Several months ago, I wrote of the Salzburg Easter Festival, younger cousin to the Salzburg Summer Festival, the granddaddy of all music festivals (if you don’t count Bayreuth, I suppose, but that is a very special case). At Easter, the city is crowded, but you can move about with relative ease. In the summer, the streets and sidewalks are clogged, and you may be late on account of traffic: foot traffic. Salzburg is a popular destination, even aside from the festival, and people from all over seem happy to soak things in.
There is music constantly, of course, in an assortment of halls: the Grosses Festspielhaus and the Kleines Festspielhaus; the Felsenreitschule and the Mozarteum. The Grosser Saal of the Mozarteum is one of the most beautiful concert spaces on earth, all gilded and smart, like one of the Emperor’s officers dressed for a ceremonial occasion. St. Peter’s Church, too, is a concert venue, and it, too, is extraordinarily beautiful (though verging on the gaudy). I must say, however, that its acoustics are not ideal, certainly for a work like Mozart’s C Minor Mass—never mind that it had its premiere in the church and has been performed in it almost annually since the festival was founded in 1920.
I should mention, further, another concert venue: Hangar 7 out at the airport. There we had the premiere of the Helicopter String Quartet by Karlheinz Stockhausen, featuring (yes) four choppers. In its almanac, the festival published an impassioned defense of this composer, particularly in light of his remark, after September 11, that the terrorists had wrought “the greatest work of art ever”—nay, “the greatest work of the whole cosmos.” We are perpetually told that Stockhausen’s words were misinterpreted; we are never told, as far as I have observed, what the correct—the exonerating—interpretation would be.
There is music on the streets, too, unavoidable and usually pleasant. Violinists play their standards; sometimes they have a device—a machine—that provides an accompaniment. Gypsy ensembles are common. I heard a balalaika group play a rollicking version of the Winter movement from The Four Seasons. There are even tea dances, a very and delightfully old-fashioned event at which couples (of a certain age) whirl gently around the floor. This is touching to behold.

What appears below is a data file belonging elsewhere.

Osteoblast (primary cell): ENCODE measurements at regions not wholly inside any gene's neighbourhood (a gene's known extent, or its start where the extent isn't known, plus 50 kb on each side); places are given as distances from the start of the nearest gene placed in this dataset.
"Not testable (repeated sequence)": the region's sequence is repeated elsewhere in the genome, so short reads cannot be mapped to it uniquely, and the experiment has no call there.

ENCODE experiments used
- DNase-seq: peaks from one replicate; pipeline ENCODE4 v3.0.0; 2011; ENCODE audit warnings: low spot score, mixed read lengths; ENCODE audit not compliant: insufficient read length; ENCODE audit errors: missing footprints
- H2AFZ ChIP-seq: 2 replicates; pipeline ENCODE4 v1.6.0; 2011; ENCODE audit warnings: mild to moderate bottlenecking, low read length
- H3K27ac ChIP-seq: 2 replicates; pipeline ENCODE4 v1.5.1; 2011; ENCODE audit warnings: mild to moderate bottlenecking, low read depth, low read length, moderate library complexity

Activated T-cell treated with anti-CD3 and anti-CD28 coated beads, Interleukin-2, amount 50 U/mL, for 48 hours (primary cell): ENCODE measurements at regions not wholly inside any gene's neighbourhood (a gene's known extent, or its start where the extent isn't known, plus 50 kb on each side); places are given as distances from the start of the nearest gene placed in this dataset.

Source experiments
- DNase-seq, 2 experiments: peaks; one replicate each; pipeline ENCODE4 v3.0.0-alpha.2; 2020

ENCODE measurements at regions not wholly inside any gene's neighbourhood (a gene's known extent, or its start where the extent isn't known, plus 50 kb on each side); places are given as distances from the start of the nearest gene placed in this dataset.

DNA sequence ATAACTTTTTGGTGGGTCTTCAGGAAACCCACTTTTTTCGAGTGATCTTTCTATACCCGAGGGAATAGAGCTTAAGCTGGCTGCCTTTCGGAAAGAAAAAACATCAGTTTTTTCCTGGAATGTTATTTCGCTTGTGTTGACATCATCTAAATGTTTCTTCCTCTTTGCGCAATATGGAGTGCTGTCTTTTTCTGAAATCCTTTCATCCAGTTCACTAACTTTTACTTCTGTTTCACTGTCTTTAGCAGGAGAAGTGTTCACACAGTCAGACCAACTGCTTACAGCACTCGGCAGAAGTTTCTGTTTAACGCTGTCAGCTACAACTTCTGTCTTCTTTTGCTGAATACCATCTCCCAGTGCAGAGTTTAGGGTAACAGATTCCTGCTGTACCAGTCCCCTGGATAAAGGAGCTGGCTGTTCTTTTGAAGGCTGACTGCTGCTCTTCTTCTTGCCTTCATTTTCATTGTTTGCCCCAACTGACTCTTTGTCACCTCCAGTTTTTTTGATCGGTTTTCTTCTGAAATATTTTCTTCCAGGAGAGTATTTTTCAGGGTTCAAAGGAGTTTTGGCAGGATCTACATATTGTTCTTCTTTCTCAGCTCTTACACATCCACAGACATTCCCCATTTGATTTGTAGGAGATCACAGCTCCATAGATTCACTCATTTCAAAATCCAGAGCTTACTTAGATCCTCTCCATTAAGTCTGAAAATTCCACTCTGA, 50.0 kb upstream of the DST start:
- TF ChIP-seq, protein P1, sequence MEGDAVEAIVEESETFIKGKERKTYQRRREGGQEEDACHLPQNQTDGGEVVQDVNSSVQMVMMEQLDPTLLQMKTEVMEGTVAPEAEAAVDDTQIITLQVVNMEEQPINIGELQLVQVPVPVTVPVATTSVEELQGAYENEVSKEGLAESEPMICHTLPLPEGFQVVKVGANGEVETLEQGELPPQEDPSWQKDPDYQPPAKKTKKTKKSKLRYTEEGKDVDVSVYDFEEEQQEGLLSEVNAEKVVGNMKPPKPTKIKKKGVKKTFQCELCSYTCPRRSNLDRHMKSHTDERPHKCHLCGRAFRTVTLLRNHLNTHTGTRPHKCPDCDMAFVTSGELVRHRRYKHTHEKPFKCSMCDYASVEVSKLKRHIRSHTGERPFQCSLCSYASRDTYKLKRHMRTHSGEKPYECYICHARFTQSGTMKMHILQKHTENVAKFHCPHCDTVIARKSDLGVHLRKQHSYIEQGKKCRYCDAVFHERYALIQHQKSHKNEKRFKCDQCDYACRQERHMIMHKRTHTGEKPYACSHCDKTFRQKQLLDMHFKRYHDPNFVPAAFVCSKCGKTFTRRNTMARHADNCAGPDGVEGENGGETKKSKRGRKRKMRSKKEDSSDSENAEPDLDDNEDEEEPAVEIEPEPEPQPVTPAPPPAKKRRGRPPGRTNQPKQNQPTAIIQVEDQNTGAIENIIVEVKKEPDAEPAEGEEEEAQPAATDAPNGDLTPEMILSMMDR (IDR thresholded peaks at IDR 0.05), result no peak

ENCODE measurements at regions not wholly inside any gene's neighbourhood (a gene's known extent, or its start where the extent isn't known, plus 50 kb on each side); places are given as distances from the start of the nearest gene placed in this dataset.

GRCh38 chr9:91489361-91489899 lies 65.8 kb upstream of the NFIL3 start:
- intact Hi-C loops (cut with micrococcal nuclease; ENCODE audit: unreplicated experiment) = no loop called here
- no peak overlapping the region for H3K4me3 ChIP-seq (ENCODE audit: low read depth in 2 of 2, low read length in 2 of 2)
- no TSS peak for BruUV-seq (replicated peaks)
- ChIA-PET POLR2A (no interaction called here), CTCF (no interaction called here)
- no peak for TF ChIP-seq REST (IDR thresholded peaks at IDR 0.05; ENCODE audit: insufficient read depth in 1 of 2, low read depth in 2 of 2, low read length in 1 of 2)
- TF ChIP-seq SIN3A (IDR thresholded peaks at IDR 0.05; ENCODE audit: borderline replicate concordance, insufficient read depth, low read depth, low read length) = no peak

Like the Easter Festival, the Summer Festival is a same-time-next-year happening, only more so. There is a man named George Sgalitzer—a Vienna-born American, long resident in Seattle—who has attended every festival since the very first performance, on August 22, 1920. (He did miss the war years.) That first performance was of Jedermann, a play by Hugo von Hofmannsthal, one of the founders of the festival. On August 31, 2003, Doctor Sgalitzer attended his thousandth performance in Salzburg—it was of Mahler’s Lied von der Erde. He keeps logs of all the concerts and operas he attends, anywhere, and he remembers virtually everything anyway. To listen to him is to be wide-eyed.
I met another unusual person at the festival, a lady, born in Salzburg, into an old, old Salzburg family. She related that the four “most charming” men she had ever met were—get ready—Franz Lehár, Richard Strauss, Maurice Chevalier, “and my grandfather.” You meet any number of interesting people at the festival, and some are apt to be “of noble birth,” to use antiquated language. Duchess this, Baron that. At one point, someone said to me, “You’re going to see The Count of Luxemburg on Thursday night, right?” I thought, initially, that she was referring to a person—but she was referring to the operetta by Lehár (one of the four most charming). An American inquired, one day, how many Hapsburgs there were in Austria. A lady—our old-line Salzburger, our list-maker—replied, “More than there are gas stations in America”!
The festival began, for me, with a couple of first-rate song recitals: one by Marjana Lipov~s\ek, the other by Angela Gheorghiu. The evenings could not have been more different, just as the women could not be more different—except that they are both superb singers, and had superb outings. Lipovšek is a Slovenian mezzo-soprano entering the autumn of her career, or so it would seem. She is little known in the United States, which is something of a scandal, as she is an important singer. She had her debut at the Metropolitan Opera only last season—in Elektra, as Klytämnestra. Her performance was not only gripping, but unforgettably so.